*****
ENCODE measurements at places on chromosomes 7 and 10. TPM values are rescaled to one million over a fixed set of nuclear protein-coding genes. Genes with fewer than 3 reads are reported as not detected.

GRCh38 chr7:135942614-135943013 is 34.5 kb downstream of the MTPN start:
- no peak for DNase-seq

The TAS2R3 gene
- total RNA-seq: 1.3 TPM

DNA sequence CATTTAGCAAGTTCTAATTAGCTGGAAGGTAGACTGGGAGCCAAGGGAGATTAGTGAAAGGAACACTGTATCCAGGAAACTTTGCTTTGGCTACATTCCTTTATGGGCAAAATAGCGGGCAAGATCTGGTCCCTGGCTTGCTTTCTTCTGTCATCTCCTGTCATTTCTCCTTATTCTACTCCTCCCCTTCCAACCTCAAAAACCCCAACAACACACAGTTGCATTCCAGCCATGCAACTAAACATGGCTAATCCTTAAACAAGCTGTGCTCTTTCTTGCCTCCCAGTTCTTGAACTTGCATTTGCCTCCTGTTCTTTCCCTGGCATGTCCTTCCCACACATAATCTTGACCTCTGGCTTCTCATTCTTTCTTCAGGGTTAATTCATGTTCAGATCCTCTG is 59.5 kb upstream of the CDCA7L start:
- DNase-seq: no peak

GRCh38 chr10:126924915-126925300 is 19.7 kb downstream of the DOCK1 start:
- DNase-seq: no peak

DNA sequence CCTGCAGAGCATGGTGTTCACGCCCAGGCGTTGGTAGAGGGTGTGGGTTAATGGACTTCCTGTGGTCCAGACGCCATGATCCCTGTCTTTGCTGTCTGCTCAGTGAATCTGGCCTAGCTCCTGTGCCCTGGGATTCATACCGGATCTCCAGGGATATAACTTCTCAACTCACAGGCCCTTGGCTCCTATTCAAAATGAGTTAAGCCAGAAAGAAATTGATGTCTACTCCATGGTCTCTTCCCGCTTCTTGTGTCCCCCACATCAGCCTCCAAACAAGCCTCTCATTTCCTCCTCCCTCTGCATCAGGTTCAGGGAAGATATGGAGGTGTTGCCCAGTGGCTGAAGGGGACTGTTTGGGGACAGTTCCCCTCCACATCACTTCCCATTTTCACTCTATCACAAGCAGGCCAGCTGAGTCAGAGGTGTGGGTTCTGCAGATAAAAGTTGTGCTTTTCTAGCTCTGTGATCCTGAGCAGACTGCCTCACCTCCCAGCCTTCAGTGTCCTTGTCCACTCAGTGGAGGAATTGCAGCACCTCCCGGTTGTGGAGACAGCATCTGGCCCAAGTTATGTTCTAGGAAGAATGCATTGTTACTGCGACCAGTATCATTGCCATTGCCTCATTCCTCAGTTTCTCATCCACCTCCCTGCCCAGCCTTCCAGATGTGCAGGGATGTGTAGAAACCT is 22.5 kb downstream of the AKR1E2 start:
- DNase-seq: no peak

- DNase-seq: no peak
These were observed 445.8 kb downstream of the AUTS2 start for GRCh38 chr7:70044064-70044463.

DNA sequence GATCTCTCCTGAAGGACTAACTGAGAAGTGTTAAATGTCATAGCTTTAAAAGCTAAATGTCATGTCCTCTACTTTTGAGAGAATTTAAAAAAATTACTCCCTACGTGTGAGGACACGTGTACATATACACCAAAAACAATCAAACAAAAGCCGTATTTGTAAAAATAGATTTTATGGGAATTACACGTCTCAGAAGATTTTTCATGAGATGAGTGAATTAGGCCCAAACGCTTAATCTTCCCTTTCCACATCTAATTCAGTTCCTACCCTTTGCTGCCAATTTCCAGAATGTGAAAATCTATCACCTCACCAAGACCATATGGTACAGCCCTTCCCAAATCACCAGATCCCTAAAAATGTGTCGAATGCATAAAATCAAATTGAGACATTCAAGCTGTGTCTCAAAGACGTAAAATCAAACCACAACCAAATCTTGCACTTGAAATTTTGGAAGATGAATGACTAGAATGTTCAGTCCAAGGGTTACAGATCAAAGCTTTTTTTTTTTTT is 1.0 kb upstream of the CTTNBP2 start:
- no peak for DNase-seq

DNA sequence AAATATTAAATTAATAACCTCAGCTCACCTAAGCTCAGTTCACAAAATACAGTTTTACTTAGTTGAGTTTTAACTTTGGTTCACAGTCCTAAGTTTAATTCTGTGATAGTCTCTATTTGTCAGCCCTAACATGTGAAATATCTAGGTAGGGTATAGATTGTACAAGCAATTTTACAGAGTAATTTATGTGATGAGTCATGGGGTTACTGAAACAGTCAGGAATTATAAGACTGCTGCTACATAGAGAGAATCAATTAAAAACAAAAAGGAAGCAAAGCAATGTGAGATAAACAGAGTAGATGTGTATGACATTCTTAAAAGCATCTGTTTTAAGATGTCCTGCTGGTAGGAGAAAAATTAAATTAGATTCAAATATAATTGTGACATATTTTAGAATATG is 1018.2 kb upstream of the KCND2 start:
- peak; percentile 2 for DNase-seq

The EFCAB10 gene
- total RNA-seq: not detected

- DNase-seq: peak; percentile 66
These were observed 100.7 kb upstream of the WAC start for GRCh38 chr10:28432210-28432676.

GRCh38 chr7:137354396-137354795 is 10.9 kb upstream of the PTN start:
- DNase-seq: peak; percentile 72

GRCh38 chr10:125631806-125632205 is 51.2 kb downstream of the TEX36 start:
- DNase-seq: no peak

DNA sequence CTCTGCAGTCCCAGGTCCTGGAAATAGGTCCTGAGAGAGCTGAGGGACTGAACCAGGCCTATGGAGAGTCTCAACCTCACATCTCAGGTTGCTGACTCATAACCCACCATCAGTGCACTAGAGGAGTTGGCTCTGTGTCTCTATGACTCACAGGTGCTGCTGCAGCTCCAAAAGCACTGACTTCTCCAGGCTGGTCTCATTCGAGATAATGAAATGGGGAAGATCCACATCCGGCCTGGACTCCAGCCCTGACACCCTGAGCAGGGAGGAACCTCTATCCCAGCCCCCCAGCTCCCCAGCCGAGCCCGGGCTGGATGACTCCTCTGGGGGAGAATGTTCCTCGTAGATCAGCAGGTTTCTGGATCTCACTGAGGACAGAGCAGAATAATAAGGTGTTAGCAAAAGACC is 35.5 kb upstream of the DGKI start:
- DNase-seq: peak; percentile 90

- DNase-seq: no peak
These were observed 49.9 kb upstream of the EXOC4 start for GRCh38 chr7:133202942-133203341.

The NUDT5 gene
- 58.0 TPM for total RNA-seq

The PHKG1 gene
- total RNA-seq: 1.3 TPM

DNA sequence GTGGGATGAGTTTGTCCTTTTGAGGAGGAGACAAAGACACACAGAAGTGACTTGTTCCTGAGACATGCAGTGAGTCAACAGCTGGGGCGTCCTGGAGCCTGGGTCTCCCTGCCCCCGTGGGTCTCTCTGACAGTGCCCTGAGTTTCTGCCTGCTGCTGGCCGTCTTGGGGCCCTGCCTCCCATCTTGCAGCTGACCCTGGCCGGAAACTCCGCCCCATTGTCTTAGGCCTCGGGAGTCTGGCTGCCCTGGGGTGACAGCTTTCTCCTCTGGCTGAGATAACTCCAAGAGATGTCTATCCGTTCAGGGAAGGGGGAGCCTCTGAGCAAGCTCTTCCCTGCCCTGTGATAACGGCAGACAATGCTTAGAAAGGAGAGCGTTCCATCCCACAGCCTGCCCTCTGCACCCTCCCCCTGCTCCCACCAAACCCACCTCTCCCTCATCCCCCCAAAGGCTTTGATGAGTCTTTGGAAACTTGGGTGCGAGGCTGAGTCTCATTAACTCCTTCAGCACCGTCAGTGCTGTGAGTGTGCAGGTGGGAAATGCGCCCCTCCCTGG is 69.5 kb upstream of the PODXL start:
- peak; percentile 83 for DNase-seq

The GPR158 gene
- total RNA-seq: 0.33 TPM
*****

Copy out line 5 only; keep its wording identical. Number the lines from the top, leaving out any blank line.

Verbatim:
- total RNA-seq: 1.3 TPM